Alex Marothy Capstone 2015: Our Beautiful Voices

Evidence (website)


For my 2015 Senior Capstone Project, I collaborated with a fellow student in creating and hosting a podcast here in the halls of SLA. It’s entitled Our Beautiful Voices, and focuses on examining and showcasing the talent and the passion here in our fine establishment. 

Passion is like a safety net for the mind. When we feel like we have nothing, passion is there to remind us why we continue on. Taking the next step is always easier with walking sticks of passion. Filling your life with what you love, waking up and opening your eyes to that magical force that moves your legs, can make an incredible difference not only in your own life, but in every life you interact with. 

Walking through these halls for four years, I’ve heard so many voices, an incredible symphony of vocal music. Today’s youth, vibrant and alive, sharing their passions with each other, keeping one another afloat. At the beginning of this year, I set out on a quest to give each individual voice its own megaphone.

Our Beautiful Voices focuses on the passion that is present in the halls of SLA. It seeks to highlight that passion, and present it, along with the individual who holds it, to the world, and send it back into the halls, more vibrant than ever. More than anything, it is an appreciation of students.

Of course, the actual creation of the final product was a much greater task than I initially assumed, and I’m very proud of the work I put into it. I learned a lot, and I hope that by listening, you can learn something too.

Alex Marothy

Abumrad, Jad, and Robert Krulwich. "In The Dust Of This Planet." Audio blog post. NPR, 08 Sept. 2014. Web.­planet/
Radiolab is one of the most successful podcasts to­date. I used this episode in particular as a source to better understand the specific style of podcast it utilizes, and how the authors’ thoughts and goals manifest to create a final product.

Radiolab’s distinct, overedited style keeps listeners engaged, but does also remind them constantly of exactly what they’re listening to. Radiolab cannot be considered a conversational podcast, but rather a more script­driven, documentary­esque narrative. This style has proven to be slightly more commercial, or publicly successful, and is often selected by today’s professionals.

I used this source to inform my own style of podcasting and decide what kind of podcast I wanted to do.

Atlee, Tom. "Ways to Make a Community Stronger, Wiser, More Resilient and Engaged." Ways to Make a Community Stronger, Wiser, More Resilient and Engaged. CII, n.d. Web.­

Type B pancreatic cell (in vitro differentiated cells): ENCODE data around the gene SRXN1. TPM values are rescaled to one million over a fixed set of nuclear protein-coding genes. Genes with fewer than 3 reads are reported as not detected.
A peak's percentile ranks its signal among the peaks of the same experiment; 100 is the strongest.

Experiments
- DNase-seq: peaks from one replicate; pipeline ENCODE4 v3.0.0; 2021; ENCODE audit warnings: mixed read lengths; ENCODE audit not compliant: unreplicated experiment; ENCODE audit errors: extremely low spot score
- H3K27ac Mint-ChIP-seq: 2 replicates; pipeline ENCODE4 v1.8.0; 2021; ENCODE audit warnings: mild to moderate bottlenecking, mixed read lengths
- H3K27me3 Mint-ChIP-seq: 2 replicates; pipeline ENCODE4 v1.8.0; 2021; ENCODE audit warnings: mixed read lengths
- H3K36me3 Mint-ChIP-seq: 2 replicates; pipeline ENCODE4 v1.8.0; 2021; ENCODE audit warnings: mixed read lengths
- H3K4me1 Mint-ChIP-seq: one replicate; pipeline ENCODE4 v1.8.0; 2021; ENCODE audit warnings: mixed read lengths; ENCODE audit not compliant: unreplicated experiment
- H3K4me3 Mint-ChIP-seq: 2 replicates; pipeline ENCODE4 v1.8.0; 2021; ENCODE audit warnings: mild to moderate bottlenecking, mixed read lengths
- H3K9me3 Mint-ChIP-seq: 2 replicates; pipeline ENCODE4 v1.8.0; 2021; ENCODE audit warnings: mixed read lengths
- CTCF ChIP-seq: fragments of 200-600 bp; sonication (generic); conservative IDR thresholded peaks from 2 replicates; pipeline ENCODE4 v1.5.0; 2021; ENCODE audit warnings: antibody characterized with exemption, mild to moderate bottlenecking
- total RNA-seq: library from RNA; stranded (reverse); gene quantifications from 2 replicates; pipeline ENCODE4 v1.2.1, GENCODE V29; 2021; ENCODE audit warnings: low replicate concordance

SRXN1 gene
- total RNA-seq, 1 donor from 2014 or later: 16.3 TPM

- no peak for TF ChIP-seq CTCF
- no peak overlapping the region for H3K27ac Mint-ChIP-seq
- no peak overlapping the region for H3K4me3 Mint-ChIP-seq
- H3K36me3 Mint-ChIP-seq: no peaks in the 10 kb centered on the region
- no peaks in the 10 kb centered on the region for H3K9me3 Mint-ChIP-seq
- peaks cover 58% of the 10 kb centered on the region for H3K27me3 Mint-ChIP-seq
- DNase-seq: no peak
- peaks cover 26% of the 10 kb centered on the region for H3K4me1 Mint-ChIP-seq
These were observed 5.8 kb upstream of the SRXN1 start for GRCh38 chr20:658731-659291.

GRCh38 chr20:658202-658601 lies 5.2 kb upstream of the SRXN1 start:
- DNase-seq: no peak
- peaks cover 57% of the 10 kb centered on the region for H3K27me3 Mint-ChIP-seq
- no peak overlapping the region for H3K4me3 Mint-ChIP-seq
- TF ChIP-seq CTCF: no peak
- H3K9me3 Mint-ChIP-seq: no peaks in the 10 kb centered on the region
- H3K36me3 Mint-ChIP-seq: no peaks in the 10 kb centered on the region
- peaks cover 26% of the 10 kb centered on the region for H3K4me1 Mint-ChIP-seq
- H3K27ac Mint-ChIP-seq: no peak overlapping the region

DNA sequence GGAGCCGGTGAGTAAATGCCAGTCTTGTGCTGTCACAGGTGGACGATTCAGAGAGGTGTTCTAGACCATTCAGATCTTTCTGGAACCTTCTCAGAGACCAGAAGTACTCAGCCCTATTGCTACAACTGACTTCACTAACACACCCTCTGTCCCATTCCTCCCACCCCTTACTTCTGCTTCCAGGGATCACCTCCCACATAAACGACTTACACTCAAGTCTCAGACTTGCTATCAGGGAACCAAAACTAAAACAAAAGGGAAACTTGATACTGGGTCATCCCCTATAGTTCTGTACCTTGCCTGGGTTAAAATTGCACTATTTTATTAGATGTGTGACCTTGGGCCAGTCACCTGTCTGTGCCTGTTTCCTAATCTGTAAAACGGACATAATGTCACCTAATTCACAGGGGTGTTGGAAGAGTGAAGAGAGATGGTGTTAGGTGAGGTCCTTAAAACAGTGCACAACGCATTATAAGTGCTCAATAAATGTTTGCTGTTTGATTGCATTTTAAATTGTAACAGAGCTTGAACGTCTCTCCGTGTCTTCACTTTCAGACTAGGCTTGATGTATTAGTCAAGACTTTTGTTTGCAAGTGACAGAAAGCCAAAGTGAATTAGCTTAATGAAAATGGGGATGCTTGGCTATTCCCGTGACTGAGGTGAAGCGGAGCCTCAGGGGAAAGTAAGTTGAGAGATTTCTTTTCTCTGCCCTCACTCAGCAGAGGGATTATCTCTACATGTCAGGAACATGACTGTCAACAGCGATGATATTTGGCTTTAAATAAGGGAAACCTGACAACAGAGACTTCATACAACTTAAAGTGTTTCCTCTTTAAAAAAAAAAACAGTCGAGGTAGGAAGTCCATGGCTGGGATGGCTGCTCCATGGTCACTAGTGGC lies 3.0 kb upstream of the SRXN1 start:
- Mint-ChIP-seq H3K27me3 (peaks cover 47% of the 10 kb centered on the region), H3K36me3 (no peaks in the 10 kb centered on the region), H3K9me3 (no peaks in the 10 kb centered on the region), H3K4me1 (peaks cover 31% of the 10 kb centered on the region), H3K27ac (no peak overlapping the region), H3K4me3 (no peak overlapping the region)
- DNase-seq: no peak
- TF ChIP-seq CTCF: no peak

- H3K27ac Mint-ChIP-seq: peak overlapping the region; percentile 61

This source provides information about community building and strengthening communities. It brings up valuable points and interesting philosophies that will help me build and elaborate upon my driving questions and their manifestations. Can I actually make my community stronger through this project? Maybe.

This source simply maps out strategies for community building programs, and suggest possible in­roads to a stronger community. But it also analyzes what exactly defines a community as such, which helped me understand my own community and mission.

I found this source useful because it helped me to realize factors that go into community building I hadn’t realized before, which I utilized in building strategies to impact some kind of change with my project.

Becker, Deborah, and Lynn Jolicoeur. "‘Selma’ Is About ‘The Power Of Voice,’ Director Ava DuVernay Says." The Artery Arts Culture on WBUR RSS 20. 90.9wbur, 10 Dec. 2014. Web.­movie­ava­duvernay
The power of voice. This is a key element of my capstone project. I want to communicate to the community, by the community, a message of unity and passion and the realization of the self. And I feel the best way to do this is by way of the power of voice. The voice that the passion lives underneath.

This source helped me discover the truth behind that power. What are the voices of history that inspired political and social change? Of course, this is not the goal of my project, but if I can capture the power of voice in an interview from the community and give it back to that community, I will have learned it from histories leaders.

Game Over: Kasparov and the Machine. Dir. Vikram Jayanti. Perf. Garry Kasparov and Anatoly Karpov. THINKFilm, 2003. DVD.
Passion. An intense desire and enthusiasm for something. This is what I’m truly fascinated by. “Game Over” is a documentary about the passions of many that explores the specifics of these passions.

Through my exploration of this source I learned more about and better understood what passion can mean to a human being, how it can, and so often does, decide and command their entire life. I am absolutely fascinated by the notion of passion.

I will use what I’ve gathered from this source as inspiration for the seeking of my interviews, simply fueling a desire to learn about passion.